Serenity

He knows how to enjoy the fullness of each moment, as his own mind is serene and at peace. There is a sufficiency in the things around him

At Nantai I sit quietly with an incense burning,

One day of contentment, all things are forgotten,

Not that my mind is stopped and thoughts are put away,

But that there is really nothing to disturb my serenity.

Shou-an , quoted in Suzuki, Essays in Zen Buddhism – First Series 

The secret

The ridicule or praise of  people means nothing
This is an old truth; Don’t think it was discovered recently.
“I want this, I want that”
Is nothing but foolishness.
I’ll tell you a secret:
All things are impermanent.

Ryoken, 1758–1831,  Zen Buddhist monk and poet

 

Allowing the waves

In meditation, you are supposed to closely observe your mind and body, witness the ceaseless arising and passing of all your feelings, and realise how pointless it is to pursue them. When the pursuit stops, the mind becomes very relaxed, clear and satisfied. All kinds of feelings go on arising and passing – joy, anger, boredom, lust – but once you stop craving particular feelings, you can just accept them for what they are. You live in the present moment instead of fantasising about what might have been. The resulting serenity is so profound that those who spend their lives in the frenzied pursuit of pleasant feelings can hardly imagine it. It is like a man standing for decades on the seashore, embracing certain ‘good’ waves and trying to prevent them from disintegrating, while simultaneously pushing back ‘bad’ waves to prevent them from getting near him. Day in, day out, the man stands on the beach, driving himself crazy with this fruitless exercise. Eventually, he sits down on the sand and just allows the waves to come and go as they please. How peaceful!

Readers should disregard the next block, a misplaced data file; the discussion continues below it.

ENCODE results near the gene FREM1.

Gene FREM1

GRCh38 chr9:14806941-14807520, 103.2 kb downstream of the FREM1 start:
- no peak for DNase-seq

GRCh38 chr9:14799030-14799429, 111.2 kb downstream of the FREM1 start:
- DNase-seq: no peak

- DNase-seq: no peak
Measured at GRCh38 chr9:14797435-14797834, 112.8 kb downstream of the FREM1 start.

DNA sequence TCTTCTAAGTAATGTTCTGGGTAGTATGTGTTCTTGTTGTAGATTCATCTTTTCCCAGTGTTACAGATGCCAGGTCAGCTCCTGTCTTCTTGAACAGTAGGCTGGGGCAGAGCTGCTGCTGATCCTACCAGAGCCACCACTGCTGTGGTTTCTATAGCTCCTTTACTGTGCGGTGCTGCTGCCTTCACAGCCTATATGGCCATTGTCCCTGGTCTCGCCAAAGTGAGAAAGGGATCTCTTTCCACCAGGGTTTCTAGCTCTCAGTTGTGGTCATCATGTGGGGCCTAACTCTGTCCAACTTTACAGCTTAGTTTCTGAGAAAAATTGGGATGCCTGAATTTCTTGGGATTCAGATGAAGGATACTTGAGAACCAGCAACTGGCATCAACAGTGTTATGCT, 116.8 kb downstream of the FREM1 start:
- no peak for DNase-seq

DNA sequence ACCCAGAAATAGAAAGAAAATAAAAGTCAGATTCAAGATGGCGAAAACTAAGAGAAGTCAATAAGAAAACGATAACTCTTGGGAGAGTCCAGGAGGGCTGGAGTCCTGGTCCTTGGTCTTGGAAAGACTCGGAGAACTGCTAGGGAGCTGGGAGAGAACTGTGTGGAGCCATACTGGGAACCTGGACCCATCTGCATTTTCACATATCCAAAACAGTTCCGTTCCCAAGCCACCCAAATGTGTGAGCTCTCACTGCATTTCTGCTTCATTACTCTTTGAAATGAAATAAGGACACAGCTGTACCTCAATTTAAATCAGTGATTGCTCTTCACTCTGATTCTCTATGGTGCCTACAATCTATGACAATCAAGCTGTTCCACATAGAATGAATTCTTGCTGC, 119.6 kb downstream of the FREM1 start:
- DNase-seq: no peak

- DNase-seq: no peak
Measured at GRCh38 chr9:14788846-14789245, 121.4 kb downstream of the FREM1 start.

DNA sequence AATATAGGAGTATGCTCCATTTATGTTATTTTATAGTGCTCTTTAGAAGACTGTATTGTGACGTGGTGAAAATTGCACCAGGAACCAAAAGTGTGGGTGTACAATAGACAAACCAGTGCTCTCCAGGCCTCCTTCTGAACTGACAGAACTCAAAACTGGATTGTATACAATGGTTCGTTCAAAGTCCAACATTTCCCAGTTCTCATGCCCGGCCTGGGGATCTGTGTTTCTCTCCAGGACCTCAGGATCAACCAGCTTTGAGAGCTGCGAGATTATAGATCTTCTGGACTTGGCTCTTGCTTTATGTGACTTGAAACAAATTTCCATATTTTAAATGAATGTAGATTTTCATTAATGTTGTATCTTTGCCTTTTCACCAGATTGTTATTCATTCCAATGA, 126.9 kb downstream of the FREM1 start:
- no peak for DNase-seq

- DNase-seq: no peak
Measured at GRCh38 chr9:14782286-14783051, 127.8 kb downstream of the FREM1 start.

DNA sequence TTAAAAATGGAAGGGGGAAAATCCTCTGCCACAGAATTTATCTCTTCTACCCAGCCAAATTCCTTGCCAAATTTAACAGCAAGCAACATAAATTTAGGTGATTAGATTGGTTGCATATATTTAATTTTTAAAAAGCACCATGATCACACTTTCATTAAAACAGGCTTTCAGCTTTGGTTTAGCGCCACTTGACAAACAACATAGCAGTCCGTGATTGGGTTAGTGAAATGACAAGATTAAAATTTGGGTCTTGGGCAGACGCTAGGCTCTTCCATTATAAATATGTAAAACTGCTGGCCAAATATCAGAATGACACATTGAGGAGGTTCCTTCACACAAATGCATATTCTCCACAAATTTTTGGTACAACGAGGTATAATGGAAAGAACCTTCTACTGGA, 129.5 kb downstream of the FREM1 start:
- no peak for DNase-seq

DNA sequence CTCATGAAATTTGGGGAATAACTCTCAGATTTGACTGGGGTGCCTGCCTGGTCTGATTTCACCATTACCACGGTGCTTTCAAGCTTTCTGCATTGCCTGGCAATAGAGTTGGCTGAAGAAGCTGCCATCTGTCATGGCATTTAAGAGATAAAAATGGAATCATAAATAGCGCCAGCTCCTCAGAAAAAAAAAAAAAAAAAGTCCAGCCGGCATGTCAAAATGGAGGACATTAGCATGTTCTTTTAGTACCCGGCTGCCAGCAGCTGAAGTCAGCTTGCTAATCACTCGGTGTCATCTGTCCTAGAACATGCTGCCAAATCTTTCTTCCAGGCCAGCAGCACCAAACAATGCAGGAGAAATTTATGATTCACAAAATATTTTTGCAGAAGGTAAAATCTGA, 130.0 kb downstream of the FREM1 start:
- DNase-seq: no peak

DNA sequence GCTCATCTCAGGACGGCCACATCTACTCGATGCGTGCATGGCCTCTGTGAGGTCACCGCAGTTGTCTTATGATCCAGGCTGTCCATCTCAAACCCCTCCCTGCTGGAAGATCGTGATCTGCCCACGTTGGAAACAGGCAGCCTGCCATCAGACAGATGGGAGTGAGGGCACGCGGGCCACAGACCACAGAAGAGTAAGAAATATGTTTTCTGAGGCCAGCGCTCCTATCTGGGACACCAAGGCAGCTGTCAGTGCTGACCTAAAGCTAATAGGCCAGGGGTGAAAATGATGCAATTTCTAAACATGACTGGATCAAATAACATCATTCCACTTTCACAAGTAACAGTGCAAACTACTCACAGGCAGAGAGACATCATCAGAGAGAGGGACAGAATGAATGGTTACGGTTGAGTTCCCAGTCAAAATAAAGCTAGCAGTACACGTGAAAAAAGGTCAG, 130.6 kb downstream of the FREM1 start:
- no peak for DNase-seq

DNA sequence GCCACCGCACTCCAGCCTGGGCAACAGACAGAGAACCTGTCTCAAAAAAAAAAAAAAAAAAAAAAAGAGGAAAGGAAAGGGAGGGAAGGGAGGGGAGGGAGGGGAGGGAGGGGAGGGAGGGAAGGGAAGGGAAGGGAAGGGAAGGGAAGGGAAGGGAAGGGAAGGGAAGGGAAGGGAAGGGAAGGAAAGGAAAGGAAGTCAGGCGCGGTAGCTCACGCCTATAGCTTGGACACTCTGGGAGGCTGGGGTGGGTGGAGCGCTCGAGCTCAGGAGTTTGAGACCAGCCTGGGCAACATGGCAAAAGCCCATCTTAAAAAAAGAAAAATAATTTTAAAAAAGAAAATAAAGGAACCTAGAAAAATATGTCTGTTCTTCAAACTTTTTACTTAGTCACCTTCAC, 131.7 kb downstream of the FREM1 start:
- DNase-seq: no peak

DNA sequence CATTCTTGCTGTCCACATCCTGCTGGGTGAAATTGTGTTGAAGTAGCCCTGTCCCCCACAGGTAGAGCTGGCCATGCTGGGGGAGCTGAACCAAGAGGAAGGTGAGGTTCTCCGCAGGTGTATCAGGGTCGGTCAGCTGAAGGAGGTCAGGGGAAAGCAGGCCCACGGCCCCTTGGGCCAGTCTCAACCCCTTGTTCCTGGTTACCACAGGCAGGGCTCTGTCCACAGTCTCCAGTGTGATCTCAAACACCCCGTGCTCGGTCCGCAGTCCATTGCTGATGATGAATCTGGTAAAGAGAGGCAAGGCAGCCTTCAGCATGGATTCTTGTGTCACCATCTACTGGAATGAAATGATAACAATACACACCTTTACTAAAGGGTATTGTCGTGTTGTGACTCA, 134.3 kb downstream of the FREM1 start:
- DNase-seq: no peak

Yuval Noah Harari, Sapiens: A Brief History of Humankind